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Lambert series

  1. Aug 22, 2006 #1
    If we have the next Lambert series:

    [tex] S(x)= \sum_{n=0}^{\infty} \frac{ a(n) x^n }{1-x^n } [/tex]

    my question is..if you know what S(x) is then..could you obtain the value of the a(n) ?..or simply working with the Dirichlet series version:

    [tex] \sum_{n=0}^{\infty}a(n)n^{-s}= \zeta (s) \sum _{n=0}^{\infty}b(n)n^{-s} [/tex]

    Where [tex] S(x)= \sum_{n=0}^{\infty} \frac{ a(n) x^n }{1-x^n }=\sum_{n=0}^{\infty} \frac{ b(n) x^n } [/tex]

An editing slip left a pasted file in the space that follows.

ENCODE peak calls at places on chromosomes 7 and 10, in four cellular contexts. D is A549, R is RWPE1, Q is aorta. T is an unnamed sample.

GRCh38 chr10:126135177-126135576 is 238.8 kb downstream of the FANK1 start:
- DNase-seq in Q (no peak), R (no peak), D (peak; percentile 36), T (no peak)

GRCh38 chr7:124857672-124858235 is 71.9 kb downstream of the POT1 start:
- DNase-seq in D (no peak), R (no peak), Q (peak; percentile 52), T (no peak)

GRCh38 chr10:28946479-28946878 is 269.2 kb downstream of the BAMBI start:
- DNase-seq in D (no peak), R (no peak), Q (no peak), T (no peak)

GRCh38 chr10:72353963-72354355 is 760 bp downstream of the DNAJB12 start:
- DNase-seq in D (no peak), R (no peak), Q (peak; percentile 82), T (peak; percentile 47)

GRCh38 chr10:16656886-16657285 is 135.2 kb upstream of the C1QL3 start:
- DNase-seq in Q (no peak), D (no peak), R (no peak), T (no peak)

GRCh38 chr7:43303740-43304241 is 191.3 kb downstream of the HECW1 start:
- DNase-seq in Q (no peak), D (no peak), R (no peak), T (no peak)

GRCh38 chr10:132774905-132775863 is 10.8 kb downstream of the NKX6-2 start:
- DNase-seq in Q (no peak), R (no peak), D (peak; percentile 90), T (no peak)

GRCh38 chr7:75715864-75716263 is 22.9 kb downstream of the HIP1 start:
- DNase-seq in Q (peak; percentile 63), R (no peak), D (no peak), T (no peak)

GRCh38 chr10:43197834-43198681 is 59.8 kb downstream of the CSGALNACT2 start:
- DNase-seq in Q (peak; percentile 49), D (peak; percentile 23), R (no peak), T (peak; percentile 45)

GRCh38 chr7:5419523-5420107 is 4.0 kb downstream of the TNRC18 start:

2. jcsd
  3. Aug 25, 2006 #2


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    Notice this one still at zero so I'll say my two cents:

    If you can represent S(x) as a taylor series, then the coefficients of the taylor series are related to the coefficients of the Lambert series; you can obtain the a(n) from those of the Taylor series through iteration. Check out Lambert series on Mathworld to see this and then try it for:

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